How do you feel? Interoception: the sense of the physiological condition of the body

The featured paper is ‘Interoception: the sense of the physiological condition of the body’ by A.D (Bud) Craig, which is a review article of some considerable depth and very kindly recommended by the Neurocritic as being useful in the construction of a model of the Insular Cortex. This is an impressive paper, very rich in concepts which are elaborated upon as the article develops. The article is developed with a bottom-up approach – so we first go through the physiological characteristics of the afferent pathways before moving onto the higher level concepts involving rerepresentation in the Insular cortex as well as their implications.

Craig identifies the following Gemeingefuhl (which is German for bodily feelings) as including





Sensual touch

Muscular sensation

Visceral sensation

Vasomotor flush



Air hunger

There is then a discussion of how Charles Sherrington and William James conceptualised the role of these bodily feelings with these conceptualistions being highly influential.  Craig’s discussion of his model of interoception involves a detailed discussion of the neurophysiology of lamina I afferents. He outlines the function of the lamina I spinothalamocortical system in conveying interoceptive information to the autonomic/homeostatic centres and then a thalamocortical representation of the physiological body state. Craig then proposed that it is the rerepresentation in the non-dominant anterior insular cortex that leaves us with the sensation of how we feel.

There is a very detailed discussion at the level of the spinothalamic pathway and the ventromedial thalamic nucleus. The paper gets particularly interesting after this with a lot of neuroimaging evidence for activation of the Insular Cortex in response to activities where information would be expected to be transmitted through the lamina I afferents e.g. thermal pain, graded itch, respiration and so on. Along the way we learn that some of the activity was incorrectly attributed to the secondary somatosensory region instead of the Insular Cortex. Craig also draws parallels between the thermal grid paradigms and the central pain syndrome with theoretical predictions informing further research paradigms that may point to treatments. An argument for considering the Insular Cortex as the limbic sensory cortex  and the Anterior Cingulate Cortex as the limbic motor cortex are discussed and connections between the Insular Cortex and the amygdala, hypothalamus, brainstem regions and orbitofrontal cortex are emphasised. The relationship between and roles of the Anterior Cingulate Cortex and the Insular Cortex are developed further.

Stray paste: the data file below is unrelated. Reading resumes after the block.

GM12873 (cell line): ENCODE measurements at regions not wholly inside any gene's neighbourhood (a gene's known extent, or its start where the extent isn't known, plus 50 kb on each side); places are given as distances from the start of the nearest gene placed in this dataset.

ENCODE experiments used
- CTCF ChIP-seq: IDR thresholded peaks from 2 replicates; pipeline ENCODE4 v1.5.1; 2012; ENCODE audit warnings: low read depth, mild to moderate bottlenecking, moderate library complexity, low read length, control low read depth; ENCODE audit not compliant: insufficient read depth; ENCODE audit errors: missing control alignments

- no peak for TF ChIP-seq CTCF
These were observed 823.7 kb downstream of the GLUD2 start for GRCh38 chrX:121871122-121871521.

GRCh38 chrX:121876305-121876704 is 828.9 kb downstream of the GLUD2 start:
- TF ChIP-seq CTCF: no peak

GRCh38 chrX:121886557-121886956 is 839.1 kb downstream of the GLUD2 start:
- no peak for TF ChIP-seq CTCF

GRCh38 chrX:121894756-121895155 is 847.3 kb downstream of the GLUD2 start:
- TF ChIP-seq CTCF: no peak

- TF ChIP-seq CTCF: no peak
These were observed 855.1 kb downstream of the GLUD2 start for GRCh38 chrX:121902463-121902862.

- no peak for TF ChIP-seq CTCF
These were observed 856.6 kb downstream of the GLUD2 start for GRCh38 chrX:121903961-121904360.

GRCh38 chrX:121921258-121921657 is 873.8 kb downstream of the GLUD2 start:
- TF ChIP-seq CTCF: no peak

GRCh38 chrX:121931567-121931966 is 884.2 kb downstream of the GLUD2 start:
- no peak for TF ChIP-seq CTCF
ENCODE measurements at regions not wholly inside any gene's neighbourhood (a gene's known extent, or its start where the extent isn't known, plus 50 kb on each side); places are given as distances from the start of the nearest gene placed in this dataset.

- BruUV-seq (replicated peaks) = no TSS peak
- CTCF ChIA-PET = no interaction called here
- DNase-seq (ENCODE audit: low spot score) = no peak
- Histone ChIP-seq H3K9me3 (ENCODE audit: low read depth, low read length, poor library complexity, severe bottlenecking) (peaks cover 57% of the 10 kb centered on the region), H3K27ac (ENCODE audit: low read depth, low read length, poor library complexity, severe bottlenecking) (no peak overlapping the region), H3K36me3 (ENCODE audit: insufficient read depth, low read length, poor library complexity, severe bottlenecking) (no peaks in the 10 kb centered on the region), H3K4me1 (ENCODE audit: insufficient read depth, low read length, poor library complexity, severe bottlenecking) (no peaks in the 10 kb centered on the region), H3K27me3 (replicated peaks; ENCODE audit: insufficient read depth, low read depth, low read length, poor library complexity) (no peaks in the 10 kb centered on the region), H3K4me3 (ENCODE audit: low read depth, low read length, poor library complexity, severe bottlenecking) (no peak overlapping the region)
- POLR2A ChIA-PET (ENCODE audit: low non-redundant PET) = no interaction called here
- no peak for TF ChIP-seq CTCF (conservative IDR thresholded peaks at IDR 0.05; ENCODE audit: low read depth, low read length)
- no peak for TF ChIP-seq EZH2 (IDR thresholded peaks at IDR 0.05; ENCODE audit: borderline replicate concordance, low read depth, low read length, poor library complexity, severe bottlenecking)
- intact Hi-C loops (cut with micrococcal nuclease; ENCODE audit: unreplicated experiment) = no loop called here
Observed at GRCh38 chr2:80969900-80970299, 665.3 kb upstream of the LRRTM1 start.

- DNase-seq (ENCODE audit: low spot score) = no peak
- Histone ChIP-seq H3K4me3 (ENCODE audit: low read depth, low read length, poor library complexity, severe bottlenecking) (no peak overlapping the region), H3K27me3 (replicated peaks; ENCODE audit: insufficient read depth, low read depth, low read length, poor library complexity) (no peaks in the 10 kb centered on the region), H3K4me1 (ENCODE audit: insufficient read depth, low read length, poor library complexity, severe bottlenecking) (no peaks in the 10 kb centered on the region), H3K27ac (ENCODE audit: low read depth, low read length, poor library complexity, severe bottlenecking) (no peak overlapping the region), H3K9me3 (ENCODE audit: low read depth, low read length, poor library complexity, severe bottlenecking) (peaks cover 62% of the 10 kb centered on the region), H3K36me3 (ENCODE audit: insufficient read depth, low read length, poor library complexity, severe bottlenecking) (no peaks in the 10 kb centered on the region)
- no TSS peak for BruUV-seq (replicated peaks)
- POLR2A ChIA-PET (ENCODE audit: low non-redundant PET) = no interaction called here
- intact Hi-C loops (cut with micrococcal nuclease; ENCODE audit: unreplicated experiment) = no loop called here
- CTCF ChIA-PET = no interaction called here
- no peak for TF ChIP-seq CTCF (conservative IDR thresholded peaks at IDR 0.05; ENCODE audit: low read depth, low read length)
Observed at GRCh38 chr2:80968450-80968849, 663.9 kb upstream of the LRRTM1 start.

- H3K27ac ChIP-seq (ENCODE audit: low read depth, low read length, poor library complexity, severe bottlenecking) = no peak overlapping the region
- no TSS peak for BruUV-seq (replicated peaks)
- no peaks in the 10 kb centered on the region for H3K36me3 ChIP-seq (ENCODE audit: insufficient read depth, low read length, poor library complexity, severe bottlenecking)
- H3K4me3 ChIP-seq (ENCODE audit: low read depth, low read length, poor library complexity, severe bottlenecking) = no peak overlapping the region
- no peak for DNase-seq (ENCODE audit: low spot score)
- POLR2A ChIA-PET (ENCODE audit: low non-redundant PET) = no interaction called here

However what I found particularly interesting was the influence of Antonio Damasio. Indeed Craig discusses Damasio’s ‘Somatic Marker’ hypothesis which looks at how interoceptive information is remapped in the nervous system and the implications this has for interactions with others. Like an earlier paper by Craig, this is an impressive work that has many implications but which requires close study.



Craig A.D. How do you feel? Interoception: the sense of the physiological condition of the body. Nature Reviews. Neuroscience. Vol 3.

2002. 655-666.


The comments made here represent the opinions of the author and do not represent the profession or any body/organisation. The comments made here are not meant as a source of medical advice and those seeking medical advice are advised to consult with their own doctor. The author is not responsible for the contents of any external sites that are linked to in this blog.


  1. […] How Do You Feel – Now? The Anterior Insula and Human Awareness Posted in Medical Article Review, psychiatry by Dr Justin Marley on February 23rd, 2009 The featured article is ‘How Do You Feel – Now? The Anterior Insula and Human Awareness’ by A.D.Craig. This is a provocative perspective article in the January edition of Nature Neuroscience Reviews. I call it provocative because Craig gets straight to the point and tells us that the Insular Cortex might just be the seat of consciousness. Craig has been building on the work of William James, James Lange and Antonio Damasio with a fine attention to anatomical detail in developing an influential model of interoception and its relation to the Insular Cortex (I have reviewed 2 of Craig’s previous papers here and here). […]


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